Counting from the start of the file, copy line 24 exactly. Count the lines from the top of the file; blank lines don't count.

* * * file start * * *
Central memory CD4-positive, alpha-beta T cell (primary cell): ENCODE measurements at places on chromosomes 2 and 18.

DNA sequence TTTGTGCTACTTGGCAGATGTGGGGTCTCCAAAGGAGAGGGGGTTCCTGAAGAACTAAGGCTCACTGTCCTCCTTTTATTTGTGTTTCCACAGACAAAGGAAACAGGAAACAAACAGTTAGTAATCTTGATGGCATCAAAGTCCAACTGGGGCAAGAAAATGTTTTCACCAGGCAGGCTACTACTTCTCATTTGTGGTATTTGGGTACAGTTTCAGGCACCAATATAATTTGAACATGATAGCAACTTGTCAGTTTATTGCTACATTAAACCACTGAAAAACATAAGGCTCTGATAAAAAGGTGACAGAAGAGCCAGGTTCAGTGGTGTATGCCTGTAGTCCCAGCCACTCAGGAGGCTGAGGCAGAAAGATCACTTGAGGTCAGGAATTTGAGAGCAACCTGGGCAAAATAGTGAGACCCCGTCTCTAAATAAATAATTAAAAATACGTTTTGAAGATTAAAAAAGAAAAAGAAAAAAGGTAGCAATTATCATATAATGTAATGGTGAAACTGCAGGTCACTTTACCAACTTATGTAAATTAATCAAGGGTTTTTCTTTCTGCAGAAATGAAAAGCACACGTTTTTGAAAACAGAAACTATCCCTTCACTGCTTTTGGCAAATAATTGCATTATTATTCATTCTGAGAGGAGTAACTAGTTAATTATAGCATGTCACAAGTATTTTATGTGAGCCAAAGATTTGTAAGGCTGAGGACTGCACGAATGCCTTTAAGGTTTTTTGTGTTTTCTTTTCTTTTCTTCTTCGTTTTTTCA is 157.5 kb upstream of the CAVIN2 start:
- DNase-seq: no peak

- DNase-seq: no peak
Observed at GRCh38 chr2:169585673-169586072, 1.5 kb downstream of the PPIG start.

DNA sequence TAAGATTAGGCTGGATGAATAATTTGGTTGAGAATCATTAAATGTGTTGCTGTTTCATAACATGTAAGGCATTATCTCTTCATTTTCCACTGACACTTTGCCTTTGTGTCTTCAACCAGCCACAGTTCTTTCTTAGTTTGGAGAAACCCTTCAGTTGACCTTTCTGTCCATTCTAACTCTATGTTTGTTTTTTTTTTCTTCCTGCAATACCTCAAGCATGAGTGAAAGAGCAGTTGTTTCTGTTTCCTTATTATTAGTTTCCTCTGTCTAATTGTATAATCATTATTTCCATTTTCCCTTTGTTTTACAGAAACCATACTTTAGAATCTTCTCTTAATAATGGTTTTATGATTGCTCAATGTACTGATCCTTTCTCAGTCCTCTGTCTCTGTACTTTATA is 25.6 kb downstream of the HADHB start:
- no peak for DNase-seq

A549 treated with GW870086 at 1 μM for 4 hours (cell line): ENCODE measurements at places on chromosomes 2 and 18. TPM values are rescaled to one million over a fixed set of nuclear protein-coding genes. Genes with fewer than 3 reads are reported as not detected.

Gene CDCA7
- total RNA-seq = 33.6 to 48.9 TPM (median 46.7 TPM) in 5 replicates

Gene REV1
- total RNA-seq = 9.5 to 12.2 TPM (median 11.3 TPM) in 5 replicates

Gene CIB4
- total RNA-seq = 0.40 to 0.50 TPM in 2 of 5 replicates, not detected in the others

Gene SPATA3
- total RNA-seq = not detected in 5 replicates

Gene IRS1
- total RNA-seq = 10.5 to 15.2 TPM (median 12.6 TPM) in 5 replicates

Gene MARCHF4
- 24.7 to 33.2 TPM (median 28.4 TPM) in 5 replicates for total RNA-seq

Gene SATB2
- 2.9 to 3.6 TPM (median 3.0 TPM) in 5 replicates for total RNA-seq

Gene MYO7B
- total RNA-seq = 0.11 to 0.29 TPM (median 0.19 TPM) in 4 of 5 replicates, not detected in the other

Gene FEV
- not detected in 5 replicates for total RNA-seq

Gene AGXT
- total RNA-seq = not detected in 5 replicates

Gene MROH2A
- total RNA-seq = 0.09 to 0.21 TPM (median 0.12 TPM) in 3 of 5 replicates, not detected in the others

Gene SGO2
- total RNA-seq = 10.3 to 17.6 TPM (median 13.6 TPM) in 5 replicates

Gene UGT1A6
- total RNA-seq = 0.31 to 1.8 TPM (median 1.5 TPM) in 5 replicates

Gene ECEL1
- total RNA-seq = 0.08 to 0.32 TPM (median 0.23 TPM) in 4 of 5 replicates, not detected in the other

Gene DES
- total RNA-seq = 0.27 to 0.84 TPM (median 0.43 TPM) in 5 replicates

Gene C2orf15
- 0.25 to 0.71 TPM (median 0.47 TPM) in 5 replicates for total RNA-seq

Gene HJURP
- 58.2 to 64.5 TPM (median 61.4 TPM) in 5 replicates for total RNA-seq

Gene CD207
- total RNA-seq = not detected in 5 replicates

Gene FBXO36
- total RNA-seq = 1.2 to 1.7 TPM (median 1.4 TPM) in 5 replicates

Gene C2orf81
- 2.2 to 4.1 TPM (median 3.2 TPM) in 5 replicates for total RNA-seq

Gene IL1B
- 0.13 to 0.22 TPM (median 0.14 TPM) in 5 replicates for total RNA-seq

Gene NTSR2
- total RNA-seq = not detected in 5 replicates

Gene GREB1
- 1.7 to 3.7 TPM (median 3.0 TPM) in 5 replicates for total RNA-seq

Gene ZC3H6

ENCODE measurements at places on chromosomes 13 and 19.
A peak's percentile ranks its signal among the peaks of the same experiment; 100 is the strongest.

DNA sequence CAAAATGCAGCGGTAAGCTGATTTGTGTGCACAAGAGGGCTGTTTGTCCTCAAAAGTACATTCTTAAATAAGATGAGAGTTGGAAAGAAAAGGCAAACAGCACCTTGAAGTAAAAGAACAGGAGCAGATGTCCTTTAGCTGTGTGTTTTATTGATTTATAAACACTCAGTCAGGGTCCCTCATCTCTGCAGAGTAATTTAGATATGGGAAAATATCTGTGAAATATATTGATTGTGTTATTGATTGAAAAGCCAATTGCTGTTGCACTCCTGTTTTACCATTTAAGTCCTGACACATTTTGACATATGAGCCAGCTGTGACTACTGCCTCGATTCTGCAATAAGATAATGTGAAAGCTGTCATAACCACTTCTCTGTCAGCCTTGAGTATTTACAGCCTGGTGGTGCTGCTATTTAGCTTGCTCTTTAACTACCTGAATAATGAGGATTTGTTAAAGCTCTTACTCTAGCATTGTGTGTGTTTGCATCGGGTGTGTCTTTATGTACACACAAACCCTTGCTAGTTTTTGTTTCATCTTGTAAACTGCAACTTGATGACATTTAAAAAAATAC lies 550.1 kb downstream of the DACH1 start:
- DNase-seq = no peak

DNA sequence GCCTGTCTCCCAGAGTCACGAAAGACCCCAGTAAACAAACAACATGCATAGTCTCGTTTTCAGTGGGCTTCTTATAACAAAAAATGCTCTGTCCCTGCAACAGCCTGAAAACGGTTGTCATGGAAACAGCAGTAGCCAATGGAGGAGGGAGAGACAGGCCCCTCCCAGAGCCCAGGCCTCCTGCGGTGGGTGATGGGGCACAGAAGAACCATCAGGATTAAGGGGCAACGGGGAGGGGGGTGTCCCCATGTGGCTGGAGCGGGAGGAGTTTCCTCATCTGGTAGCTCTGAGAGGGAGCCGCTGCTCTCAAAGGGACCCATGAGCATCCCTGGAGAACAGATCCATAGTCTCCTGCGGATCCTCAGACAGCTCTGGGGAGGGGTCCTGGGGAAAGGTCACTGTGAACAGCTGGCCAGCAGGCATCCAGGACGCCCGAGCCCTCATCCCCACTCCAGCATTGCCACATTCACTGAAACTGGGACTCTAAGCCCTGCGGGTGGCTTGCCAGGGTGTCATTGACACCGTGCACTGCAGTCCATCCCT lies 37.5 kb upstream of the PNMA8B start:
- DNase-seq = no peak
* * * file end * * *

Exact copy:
- total RNA-seq = 0.11 to 0.29 TPM (median 0.19 TPM) in 4 of 5 replicates, not detected in the other